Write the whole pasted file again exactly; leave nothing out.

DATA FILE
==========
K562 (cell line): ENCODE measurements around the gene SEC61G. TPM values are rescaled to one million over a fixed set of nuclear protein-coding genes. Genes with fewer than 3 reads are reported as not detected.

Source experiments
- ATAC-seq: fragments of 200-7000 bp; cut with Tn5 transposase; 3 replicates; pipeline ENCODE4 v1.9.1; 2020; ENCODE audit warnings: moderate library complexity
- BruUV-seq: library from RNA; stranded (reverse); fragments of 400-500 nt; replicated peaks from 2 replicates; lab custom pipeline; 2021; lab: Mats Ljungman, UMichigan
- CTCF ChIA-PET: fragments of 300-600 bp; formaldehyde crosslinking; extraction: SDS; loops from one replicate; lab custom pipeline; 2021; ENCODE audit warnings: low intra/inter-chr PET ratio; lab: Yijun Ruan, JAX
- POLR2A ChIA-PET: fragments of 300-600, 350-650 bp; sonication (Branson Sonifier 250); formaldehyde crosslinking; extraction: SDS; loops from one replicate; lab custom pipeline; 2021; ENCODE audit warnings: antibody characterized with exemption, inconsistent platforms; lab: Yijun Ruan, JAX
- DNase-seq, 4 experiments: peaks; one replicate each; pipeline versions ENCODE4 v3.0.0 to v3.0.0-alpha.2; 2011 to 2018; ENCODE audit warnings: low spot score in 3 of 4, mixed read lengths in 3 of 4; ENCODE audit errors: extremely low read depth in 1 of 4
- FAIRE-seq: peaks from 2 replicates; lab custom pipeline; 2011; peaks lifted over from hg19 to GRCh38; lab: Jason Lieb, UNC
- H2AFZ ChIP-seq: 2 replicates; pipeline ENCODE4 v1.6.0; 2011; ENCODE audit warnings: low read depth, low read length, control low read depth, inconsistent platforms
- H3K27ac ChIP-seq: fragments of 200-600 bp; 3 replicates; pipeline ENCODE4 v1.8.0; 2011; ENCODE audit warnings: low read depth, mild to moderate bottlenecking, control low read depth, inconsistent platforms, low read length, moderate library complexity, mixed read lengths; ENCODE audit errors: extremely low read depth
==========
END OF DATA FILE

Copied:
K562 (cell line): ENCODE measurements around the gene SEC61G. TPM values are rescaled to one million over a fixed set of nuclear protein-coding genes. Genes with fewer than 3 reads are reported as not detected.

Source experiments
- ATAC-seq: fragments of 200-7000 bp; cut with Tn5 transposase; 3 replicates; pipeline ENCODE4 v1.9.1; 2020; ENCODE audit warnings: moderate library complexity
- BruUV-seq: library from RNA; stranded (reverse); fragments of 400-500 nt; replicated peaks from 2 replicates; lab custom pipeline; 2021; lab: Mats Ljungman, UMichigan
- CTCF ChIA-PET: fragments of 300-600 bp; formaldehyde crosslinking; extraction: SDS; loops from one replicate; lab custom pipeline; 2021; ENCODE audit warnings: low intra/inter-chr PET ratio; lab: Yijun Ruan, JAX
- POLR2A ChIA-PET: fragments of 300-600, 350-650 bp; sonication (Branson Sonifier 250); formaldehyde crosslinking; extraction: SDS; loops from one replicate; lab custom pipeline; 2021; ENCODE audit warnings: antibody characterized with exemption, inconsistent platforms; lab: Yijun Ruan, JAX
- DNase-seq, 4 experiments: peaks; one replicate each; pipeline versions ENCODE4 v3.0.0 to v3.0.0-alpha.2; 2011 to 2018; ENCODE audit warnings: low spot score in 3 of 4, mixed read lengths in 3 of 4; ENCODE audit errors: extremely low read depth in 1 of 4
- FAIRE-seq: peaks from 2 replicates; lab custom pipeline; 2011; peaks lifted over from hg19 to GRCh38; lab: Jason Lieb, UNC
- H2AFZ ChIP-seq: 2 replicates; pipeline ENCODE4 v1.6.0; 2011; ENCODE audit warnings: low read depth, low read length, control low read depth, inconsistent platforms
- H3K27ac ChIP-seq: fragments of 200-600 bp; 3 replicates; pipeline ENCODE4 v1.8.0; 2011; ENCODE audit warnings: low read depth, mild to moderate bottlenecking, control low read depth, inconsistent platforms, low read length, moderate library complexity, mixed read lengths; ENCODE audit errors: extremely low read depth